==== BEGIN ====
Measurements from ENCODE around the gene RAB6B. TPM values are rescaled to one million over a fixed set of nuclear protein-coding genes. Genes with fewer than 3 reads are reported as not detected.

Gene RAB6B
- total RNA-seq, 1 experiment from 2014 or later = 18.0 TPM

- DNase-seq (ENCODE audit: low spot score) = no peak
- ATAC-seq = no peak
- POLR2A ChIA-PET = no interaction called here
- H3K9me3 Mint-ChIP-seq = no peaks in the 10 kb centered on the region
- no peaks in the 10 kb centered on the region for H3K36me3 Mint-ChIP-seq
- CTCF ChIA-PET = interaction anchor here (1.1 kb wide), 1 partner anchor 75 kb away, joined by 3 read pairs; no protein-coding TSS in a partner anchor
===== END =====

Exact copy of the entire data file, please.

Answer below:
Measurements from ENCODE around the gene RAB6B. TPM values are rescaled to one million over a fixed set of nuclear protein-coding genes. Genes with fewer than 3 reads are reported as not detected.

Gene RAB6B
- total RNA-seq, 1 experiment from 2014 or later = 18.0 TPM

- DNase-seq (ENCODE audit: low spot score) = no peak
- ATAC-seq = no peak
- POLR2A ChIA-PET = no interaction called here
- H3K9me3 Mint-ChIP-seq = no peaks in the 10 kb centered on the region
- no peaks in the 10 kb centered on the region for H3K36me3 Mint-ChIP-seq
- CTCF ChIA-PET = interaction anchor here (1.1 kb wide), 1 partner anchor 75 kb away, joined by 3 read pairs; no protein-coding TSS in a partner anchor